Step 4: Ongoing Compliance

To maintain certification, EHR developers must ensure ongoing compliance with the certification requirements. This entails regular updates and possibly recertification processes to keep up with evolving standards and regulations. This ongoing work is necessary to ensure the EHR system consistently meets the needs of healthcare providers and patients.

Challenges with EHR certification standards

Sticking to the EHR certification standards can be tough for healthcare providers and EHR developers. These standards are important because they ensure EHR systems provide high-quality, efficient patient care and comply with regulatory mandates. However, understanding these standards and keeping up with changes in healthcare technology can be challenging.

Lack of clarity and changes

Trying to meet EHR certification standards can be difficult. Reporting requirements often lack clarity and undergo frequent changes, making adherence challenging. Moreover, these challenges in clarity often require significant administrative time and resources to navigate, further diverting attention away from patient care.

Evolving requirements

The healthcare regulatory landscape is in a state of constant evolution. The rules and standards keep changing as technology and healthcare practices get better. To meet ever-changing certification standards, EHR developers and healthcare providers must be vigilant and adjust their systems accordingly.

Maintaining EHR certification requires keeping up with these developments. But, it is also key to delivering the highest quality of patient care through technology.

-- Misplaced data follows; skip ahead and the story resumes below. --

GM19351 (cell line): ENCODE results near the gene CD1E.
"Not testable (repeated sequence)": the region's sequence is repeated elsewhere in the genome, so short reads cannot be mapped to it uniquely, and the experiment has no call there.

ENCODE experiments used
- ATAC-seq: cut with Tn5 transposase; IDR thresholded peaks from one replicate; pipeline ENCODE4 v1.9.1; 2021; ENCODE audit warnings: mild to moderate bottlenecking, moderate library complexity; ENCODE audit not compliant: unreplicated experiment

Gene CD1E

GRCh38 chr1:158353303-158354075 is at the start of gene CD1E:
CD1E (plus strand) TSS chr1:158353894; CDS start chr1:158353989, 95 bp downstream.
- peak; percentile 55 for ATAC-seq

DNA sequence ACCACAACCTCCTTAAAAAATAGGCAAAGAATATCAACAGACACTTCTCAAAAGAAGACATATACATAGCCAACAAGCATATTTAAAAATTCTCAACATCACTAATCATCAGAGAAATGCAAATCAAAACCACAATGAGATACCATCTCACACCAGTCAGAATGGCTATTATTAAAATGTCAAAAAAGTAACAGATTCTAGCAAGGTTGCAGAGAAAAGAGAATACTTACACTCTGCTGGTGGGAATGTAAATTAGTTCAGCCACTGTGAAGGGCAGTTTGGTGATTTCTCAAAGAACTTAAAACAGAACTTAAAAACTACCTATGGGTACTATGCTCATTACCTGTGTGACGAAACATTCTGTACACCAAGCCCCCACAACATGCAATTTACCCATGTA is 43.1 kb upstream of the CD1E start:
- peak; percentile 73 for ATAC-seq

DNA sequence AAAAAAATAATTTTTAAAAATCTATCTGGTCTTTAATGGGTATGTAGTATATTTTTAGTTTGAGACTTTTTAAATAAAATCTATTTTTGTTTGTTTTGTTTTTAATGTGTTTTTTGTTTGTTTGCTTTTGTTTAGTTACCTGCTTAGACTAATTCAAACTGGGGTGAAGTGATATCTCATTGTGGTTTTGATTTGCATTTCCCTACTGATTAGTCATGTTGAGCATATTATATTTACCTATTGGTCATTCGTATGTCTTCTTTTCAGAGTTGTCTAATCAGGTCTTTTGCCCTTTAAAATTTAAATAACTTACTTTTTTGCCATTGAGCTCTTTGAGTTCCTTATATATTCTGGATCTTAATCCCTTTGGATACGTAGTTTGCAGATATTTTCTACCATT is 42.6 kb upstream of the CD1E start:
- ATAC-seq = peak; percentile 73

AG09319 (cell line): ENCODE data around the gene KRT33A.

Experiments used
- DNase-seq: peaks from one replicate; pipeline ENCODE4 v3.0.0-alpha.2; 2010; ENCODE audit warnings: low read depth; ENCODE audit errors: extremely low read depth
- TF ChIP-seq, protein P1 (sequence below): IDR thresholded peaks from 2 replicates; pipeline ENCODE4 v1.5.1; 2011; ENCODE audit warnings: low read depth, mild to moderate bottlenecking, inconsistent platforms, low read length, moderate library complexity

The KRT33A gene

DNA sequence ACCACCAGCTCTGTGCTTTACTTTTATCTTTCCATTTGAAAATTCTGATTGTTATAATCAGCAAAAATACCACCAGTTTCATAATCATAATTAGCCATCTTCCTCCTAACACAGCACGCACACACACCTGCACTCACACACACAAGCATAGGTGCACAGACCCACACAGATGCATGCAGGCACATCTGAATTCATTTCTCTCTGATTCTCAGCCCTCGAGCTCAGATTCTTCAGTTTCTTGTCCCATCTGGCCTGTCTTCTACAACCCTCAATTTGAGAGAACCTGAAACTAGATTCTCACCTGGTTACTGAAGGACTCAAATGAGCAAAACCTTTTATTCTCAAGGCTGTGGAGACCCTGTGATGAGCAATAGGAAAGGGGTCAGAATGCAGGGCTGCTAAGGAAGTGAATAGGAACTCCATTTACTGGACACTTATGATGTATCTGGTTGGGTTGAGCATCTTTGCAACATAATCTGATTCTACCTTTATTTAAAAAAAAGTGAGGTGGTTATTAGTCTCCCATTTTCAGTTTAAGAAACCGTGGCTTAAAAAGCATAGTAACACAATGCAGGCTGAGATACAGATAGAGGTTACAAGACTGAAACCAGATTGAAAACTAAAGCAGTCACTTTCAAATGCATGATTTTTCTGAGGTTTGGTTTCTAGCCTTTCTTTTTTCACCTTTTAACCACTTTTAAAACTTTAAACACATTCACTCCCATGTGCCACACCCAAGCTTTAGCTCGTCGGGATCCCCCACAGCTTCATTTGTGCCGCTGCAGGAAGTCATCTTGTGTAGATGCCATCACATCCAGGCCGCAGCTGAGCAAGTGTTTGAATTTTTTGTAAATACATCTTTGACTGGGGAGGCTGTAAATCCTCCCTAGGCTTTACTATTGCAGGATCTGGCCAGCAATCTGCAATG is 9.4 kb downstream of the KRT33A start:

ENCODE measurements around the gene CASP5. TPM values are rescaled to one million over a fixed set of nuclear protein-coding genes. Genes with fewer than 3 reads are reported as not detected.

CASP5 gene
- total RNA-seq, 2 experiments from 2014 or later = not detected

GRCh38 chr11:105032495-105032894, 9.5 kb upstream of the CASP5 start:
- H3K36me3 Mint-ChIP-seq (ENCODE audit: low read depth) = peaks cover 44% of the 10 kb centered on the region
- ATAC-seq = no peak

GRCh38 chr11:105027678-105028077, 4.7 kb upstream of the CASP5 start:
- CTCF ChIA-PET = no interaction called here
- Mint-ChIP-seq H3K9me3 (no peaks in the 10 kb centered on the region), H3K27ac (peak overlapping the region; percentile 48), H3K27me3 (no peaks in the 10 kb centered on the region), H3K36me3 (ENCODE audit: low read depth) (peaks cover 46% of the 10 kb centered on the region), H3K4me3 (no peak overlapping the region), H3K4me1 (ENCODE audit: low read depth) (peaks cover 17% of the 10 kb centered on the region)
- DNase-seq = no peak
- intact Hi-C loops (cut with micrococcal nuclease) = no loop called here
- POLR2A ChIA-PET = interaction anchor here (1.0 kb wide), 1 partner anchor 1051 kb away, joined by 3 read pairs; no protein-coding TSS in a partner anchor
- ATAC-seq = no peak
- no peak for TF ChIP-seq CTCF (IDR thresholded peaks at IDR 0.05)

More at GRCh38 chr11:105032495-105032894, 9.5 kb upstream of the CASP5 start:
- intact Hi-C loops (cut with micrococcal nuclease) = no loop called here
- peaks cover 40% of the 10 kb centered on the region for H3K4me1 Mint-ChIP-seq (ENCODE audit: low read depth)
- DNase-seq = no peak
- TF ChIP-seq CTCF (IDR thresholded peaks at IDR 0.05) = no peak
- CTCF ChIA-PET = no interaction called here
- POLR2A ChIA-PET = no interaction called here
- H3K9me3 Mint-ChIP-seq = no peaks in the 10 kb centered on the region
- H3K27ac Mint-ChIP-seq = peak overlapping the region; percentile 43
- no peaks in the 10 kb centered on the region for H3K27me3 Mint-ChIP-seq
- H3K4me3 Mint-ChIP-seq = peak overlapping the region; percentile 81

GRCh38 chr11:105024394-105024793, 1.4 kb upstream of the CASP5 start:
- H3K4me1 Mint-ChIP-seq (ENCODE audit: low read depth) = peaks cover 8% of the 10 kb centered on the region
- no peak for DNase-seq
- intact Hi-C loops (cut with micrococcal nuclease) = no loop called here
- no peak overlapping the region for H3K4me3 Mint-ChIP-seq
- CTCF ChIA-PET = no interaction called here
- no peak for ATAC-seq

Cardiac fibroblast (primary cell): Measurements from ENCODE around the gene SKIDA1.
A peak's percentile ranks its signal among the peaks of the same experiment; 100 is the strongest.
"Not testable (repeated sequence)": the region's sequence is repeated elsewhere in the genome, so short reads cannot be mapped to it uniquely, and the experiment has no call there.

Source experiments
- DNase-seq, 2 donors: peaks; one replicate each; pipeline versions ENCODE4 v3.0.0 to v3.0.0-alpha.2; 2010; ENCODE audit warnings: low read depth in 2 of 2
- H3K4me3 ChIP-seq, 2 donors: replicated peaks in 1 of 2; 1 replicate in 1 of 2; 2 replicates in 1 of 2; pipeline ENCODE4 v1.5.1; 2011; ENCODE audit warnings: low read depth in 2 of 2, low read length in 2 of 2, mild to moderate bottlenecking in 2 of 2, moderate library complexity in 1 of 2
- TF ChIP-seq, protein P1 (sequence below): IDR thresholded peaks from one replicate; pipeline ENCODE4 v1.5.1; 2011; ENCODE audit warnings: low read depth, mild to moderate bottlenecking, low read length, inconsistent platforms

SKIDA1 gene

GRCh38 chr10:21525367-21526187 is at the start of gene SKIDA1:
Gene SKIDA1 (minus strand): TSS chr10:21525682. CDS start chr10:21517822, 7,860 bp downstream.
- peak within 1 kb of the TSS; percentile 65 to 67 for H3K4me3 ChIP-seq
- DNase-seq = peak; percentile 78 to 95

The significance of Drummond Group certification in the EHR Industry

Certification is achieved when a company such as the Drummond Group assesses the capability of the tested product and determines that it meets all the established criteria.  Drummond Group began testing their first EHR solutions in September 2010, and since then has tested hundreds of EHR systems. A Drummond Certified Seal serves as an important resource for independent providers and healthcare organizations who are looking to invest in EHR software and who need to meet the meaningful use criteria.

When Drummond applies its seal, it guarantees that the EHR meets industry standards and that it is interoperable, a very important function for primary care physicians and specialty providers. An EHR system cannot receive the Drummond seal without undergoing rigorous testing. The Drummond Group tests the EHR throughout its lifecycle including auditing, quality assurance, conformance testing, customer software test lab services, software certification, web service tests, and consulting.

Elation offers a CEHRT-compliant EHR system for solo physicians and primary care enterprises

Having a certified EHR is not just a checkbox on a list of requirements; it's a game-changer for healthcare providers. It means you're utilizing technology to its fullest potential, improving patient care and outcomes, and staying ahead in the ever-evolving field of healthcare. So, if you haven't already, make sure to get your EHR certified and unlock the future of efficient and effective healthcare!

Our CEHRT-compliant EHR system is HIPAA-compliant, ONC-certified, and customizable to your practice’s needs. Whether you’re a solo physician looking for an easy-to-maintain system or a large primary care enterprise with complex EHR requirements, Elation EHR is the ideal solution. Learn more about our EHR platform, as well as our solutions for enterprises, and request a demo of Elation EHR today!